Articles for September 2011

'Like' Button Follows Web Users

by Fernando Maxilian

Ventura County Now Staff
September 26th, 2011

Internet users tap Facebook Inc.'s "Like" and Twitter Inc.'s "Tweet" buttons to share content with friends. But these tools also let their makers collect data about the websites people are visiting.

These so-called social widgets, which appear atop stories on news sites or alongside products on retail sites, notify Facebook and Twitter that a person visited those sites even when users don't click on the buttons, according to a study done for The Wall Street Journal.

These widgets are prolific. They have been added to millions of web pages in the past year. Facebook's buttons appear on a third of the world's 1,000 most-visited websites, according to the study. Buttons from Twitter and Google Inc. (NASDAQ: GOOG - News) appear on 20% and 25% of those sites, respectively.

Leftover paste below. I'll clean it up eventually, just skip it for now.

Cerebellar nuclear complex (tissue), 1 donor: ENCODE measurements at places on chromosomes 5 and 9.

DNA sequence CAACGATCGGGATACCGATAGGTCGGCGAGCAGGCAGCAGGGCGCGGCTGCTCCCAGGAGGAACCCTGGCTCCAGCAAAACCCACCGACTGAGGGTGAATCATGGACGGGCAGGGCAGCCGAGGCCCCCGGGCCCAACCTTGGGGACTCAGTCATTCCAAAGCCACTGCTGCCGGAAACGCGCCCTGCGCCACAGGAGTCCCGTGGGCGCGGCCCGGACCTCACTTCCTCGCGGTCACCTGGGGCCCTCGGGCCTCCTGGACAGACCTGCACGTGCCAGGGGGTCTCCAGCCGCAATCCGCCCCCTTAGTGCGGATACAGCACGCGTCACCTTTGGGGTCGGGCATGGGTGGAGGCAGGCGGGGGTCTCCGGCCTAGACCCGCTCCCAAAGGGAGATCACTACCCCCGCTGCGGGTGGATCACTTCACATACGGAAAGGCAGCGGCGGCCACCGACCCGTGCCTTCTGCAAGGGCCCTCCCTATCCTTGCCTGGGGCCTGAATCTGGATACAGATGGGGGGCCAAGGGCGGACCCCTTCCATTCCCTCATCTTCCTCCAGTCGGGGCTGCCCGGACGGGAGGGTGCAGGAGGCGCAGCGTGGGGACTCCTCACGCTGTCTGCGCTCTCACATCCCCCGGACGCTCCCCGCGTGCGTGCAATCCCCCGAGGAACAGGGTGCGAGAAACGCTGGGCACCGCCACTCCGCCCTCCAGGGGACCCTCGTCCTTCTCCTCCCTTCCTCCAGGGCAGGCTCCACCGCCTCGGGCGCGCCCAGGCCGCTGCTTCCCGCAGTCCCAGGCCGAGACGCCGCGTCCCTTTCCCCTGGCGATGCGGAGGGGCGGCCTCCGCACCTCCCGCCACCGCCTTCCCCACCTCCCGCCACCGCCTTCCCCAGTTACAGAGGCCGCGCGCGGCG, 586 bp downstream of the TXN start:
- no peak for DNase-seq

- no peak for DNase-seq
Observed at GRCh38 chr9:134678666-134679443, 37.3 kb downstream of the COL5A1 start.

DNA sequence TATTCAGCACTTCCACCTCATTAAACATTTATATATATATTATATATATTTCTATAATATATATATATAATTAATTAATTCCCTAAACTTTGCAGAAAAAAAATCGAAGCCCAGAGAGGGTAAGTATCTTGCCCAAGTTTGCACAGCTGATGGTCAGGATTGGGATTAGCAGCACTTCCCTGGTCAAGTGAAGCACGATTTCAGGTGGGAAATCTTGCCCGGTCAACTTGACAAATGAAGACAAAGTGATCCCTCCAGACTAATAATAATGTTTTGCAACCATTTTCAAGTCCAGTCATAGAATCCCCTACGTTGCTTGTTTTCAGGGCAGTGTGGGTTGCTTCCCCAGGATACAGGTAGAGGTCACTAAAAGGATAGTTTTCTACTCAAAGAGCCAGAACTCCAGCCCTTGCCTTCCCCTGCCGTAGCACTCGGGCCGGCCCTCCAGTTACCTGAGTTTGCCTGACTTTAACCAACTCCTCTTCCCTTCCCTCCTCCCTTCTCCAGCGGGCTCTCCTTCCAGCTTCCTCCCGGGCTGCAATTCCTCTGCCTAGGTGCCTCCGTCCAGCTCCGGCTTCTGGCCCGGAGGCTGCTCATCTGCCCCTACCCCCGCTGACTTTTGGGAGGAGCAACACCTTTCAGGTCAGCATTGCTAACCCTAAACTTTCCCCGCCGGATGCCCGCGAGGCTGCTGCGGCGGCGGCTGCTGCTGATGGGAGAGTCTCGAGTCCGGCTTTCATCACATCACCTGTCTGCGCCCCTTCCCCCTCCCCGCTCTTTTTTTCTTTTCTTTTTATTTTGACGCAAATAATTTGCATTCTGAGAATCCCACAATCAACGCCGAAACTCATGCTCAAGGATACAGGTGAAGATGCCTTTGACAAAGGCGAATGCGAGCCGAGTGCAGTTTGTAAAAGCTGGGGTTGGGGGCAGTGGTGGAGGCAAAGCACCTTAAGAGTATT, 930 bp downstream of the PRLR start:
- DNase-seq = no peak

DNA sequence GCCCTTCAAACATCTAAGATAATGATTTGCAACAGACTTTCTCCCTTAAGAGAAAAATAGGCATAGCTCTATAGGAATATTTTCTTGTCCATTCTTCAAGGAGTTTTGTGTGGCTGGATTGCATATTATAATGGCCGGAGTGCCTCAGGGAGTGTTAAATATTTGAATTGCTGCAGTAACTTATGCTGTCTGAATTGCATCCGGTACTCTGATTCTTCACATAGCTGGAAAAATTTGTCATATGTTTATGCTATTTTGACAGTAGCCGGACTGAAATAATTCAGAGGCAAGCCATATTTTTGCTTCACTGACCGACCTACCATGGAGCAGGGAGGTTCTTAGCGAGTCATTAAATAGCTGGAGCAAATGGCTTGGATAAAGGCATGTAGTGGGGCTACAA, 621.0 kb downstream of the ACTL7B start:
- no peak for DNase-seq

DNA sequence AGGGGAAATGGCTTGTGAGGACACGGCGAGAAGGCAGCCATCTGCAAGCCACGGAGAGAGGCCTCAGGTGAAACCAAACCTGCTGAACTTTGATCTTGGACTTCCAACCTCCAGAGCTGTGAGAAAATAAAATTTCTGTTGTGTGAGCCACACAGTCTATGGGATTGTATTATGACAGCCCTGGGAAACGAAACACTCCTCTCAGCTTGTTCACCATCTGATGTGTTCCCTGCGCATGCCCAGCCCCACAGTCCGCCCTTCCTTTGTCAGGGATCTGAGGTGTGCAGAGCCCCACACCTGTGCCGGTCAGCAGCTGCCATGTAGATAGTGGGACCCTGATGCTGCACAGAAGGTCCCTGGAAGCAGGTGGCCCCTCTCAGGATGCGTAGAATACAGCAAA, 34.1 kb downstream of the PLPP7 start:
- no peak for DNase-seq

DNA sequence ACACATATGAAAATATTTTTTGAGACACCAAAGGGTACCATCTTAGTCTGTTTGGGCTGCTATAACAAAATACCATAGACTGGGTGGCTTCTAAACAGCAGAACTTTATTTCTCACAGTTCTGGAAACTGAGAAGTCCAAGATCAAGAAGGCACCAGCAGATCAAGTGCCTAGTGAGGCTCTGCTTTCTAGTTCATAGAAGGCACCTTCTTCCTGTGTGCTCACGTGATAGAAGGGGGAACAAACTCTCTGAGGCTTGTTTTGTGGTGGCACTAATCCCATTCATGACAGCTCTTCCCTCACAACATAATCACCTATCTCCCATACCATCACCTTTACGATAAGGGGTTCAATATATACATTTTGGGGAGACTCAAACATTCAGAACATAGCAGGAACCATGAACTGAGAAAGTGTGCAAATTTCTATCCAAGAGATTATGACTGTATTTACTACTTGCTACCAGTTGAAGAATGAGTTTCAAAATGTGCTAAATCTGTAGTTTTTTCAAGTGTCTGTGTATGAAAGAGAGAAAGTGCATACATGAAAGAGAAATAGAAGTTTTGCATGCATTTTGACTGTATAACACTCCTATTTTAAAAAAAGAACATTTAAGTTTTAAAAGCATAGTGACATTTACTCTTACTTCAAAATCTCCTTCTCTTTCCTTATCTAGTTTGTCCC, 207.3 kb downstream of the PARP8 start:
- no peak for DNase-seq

The widgets, which were created to make it easy to share content with friends and to help websites attract visitors, are a potentially powerful way to track Internet users. They could link users' browsing habits to their social-networking profile, which often contains their name.

For example, Facebook or Twitter know when one of their members reads an article about filing for bankruptcy on MSNBC.com or goes to a blog about depression called Fighting the Darkness, even if the user doesn't click the "Like" or "Tweet" buttons on those sites.

For this to work, a person only needs to have logged into Facebook or Twitter once in the past month. The sites will continue to collect browsing data, even if the person closes their browser or turns off their computers, until that person explicitly logs out of their Facebook or Twitter accounts, the study found.